Since science has stated that homosexuality is not a choice, I feel that Campolo is going with a “if you can’t beat them, let them in under great restrictions” method. Instead, what we should be concerned with as a church is the idea of porneia. Paul is arguing that porneia is idolatry and the sin of desire leads to excess and exploitation. The passion of desire is part of the dirty polluted cosmos in opposition to God (Martin 67). The best way to avoid the pollution is to have committed partners as safe receptacles for their sexual overflow (Martin 67).

Paul wishes all had his gift of celibacy, but it is better to “marry than to burn” (7:9). Sex is a meaningful part of marriage and Paul recognizes the mutual responsibility in matters of sex (7:3-4) (Furnish 34). Paul could not have imagined two members of the same sex entering in a sexual union as equals as his understanding of male/female expressions of gender are not our ideas of gender. I would advocate a full acceptance of LGBTQ members under the same rules that heterosexual couples are called to follow as Christians. This does not go against all of church teachings. The Roman Catholic Church has taught that sexual intercourse has a twofold purpose: for procreation and for unity of two free spirits (Gomes 171).

If Mr. Campolo and the Catholic Church argued that heterosexual couples who can’t conceive must be celibate, I would see his point, but they do not, thus revealing a hetero-bias. I argue that Christian expectations be placed on all couples, namely that married couples are permanent, monogamous, faithful, and intimate. These rules are to be followed and celebrated whether heterosexual or homosexual. This opens the door to a discussion on divorce, as almost 50% of all marriages today end in divorce. Being a child of a divorce, I would say ground this in the same relational framework Paul provides in I Corinthians, namely that relationships are never exploitive or excessive.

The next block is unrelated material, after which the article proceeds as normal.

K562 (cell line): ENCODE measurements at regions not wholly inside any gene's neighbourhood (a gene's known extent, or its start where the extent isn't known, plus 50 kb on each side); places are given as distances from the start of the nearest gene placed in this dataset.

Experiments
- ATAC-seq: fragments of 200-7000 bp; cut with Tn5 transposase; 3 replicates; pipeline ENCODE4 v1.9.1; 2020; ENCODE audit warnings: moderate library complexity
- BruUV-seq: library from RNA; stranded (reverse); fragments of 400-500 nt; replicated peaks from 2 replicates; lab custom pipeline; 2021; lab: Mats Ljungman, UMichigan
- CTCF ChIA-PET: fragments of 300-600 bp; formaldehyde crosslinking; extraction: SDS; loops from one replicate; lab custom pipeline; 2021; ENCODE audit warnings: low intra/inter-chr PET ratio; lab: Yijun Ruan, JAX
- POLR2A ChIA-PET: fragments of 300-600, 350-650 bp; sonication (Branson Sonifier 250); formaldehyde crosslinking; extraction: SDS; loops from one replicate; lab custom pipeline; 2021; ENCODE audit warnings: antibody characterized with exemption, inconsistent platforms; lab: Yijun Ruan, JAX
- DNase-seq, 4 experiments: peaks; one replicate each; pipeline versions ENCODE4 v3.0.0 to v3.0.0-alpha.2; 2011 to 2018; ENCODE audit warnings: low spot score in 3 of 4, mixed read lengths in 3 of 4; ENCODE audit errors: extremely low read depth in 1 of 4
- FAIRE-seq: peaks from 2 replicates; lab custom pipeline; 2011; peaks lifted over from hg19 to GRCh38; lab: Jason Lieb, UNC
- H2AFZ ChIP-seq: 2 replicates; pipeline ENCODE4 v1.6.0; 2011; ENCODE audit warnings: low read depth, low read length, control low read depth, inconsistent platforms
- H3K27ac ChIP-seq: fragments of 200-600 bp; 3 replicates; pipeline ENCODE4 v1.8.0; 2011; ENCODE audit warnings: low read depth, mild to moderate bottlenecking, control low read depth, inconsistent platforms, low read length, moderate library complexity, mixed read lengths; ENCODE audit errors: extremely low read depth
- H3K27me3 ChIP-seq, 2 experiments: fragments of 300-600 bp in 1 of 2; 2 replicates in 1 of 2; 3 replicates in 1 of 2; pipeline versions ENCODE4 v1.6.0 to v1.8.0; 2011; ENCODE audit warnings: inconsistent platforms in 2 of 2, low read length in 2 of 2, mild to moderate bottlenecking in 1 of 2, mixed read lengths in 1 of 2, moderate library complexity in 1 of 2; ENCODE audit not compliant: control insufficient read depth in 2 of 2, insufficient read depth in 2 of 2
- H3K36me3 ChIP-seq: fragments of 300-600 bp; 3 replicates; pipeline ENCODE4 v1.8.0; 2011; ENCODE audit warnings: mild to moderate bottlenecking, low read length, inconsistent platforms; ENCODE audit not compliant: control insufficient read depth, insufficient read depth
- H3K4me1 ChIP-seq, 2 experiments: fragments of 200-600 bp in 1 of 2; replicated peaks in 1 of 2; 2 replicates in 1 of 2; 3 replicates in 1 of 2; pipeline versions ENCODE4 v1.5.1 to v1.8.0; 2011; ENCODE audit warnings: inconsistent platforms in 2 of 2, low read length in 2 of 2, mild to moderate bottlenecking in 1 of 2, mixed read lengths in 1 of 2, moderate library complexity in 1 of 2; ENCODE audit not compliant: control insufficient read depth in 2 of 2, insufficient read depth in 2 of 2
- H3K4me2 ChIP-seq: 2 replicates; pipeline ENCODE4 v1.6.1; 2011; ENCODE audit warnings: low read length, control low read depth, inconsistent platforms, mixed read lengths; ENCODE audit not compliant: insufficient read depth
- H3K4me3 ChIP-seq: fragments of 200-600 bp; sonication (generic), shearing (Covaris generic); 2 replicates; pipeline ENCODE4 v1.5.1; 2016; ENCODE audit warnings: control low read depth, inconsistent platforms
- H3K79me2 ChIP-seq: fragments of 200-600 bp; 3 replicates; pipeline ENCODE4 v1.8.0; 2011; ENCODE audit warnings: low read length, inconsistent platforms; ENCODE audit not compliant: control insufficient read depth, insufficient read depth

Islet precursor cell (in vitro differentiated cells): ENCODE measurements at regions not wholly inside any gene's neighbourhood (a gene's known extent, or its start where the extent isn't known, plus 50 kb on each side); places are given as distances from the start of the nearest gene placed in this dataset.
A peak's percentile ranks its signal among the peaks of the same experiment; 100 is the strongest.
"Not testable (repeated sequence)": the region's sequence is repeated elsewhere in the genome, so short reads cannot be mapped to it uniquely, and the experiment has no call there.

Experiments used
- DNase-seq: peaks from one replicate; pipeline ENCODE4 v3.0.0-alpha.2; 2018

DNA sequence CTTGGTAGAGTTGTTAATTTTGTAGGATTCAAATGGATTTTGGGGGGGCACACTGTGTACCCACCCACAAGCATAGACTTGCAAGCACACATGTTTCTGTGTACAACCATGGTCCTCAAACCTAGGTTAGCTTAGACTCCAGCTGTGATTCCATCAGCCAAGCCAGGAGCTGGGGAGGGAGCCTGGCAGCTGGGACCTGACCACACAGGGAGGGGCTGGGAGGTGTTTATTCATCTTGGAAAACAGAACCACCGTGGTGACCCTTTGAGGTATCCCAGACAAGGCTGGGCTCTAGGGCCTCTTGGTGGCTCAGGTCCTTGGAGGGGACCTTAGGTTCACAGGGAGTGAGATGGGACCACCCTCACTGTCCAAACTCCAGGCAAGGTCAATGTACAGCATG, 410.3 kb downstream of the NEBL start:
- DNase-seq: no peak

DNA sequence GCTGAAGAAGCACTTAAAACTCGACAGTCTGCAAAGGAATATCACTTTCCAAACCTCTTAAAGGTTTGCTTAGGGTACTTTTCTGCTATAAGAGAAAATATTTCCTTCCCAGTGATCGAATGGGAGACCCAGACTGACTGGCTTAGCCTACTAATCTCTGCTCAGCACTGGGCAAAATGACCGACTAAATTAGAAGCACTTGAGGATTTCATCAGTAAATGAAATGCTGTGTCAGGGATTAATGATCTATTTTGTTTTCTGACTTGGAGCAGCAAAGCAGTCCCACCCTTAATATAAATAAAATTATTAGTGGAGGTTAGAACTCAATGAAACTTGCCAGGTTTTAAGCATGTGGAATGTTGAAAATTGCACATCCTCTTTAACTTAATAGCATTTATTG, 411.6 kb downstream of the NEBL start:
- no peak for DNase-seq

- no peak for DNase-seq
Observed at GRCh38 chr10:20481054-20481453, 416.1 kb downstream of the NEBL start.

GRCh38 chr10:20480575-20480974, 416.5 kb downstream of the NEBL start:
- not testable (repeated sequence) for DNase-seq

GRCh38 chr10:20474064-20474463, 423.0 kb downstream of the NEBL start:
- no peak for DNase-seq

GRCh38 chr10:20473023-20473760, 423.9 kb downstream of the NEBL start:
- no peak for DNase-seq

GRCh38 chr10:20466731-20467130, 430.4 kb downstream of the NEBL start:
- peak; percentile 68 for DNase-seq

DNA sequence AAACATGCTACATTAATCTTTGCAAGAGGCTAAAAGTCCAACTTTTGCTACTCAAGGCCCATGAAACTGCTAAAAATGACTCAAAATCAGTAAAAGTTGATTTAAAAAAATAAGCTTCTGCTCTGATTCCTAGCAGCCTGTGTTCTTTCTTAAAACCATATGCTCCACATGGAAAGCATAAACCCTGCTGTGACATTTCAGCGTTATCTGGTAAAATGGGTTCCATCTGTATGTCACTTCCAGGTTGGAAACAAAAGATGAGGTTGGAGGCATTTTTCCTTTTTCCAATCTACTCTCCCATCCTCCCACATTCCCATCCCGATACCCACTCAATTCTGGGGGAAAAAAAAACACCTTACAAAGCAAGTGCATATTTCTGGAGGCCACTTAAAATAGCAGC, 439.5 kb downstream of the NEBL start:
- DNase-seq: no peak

Same-sex relationships have the same potential for sacramental meaning and power (Gomes 172). Not all have the gift of Paul’s celibacy, but as the apostle writes to the community at Corinth, this gift should not be elevated over any other gift of God. Love and sex are both gifts from God that we should rejoice in yet are aware of the boundaries of relationships. Any exploitive or excessive actions and behaviors are to be resisted and spoken out against. This does not go against Paul or the Church’s teachings, but fulfills them.

It fulfills them by opening up the gospel to the “other” which fits the goal of Paul’s mission to the Gentiles. We as Christians are called to side with the oppressed, the exploited, and to resist excess. We are called to befriend the stranger as that which we do to the least of these we do unto Christ (Matt 25:45).
What we do have an excess of is God’s grace and love, and we are guilty of the sin of excess if we think God’s love is something we can keep to ourselves and not spread around. We are called to risk everything to gain others, not to bury or hide our gifts (Matt 25: 14-30). For our sake, for Christ’s sake, and for the sake of our LGBTQ brothers and sisters, may we respond to this call.

Thanks to RJ for this video

Thursday, January 22, 2009

Socio-Historic Context

The question of sexual ethics is not just a Christian concern. In the 1st and 2nd centuries there was much debate over this topic. What emerged were two schools of thought: Epicurus argued for sexual abstinence while Celsus argued for moderation.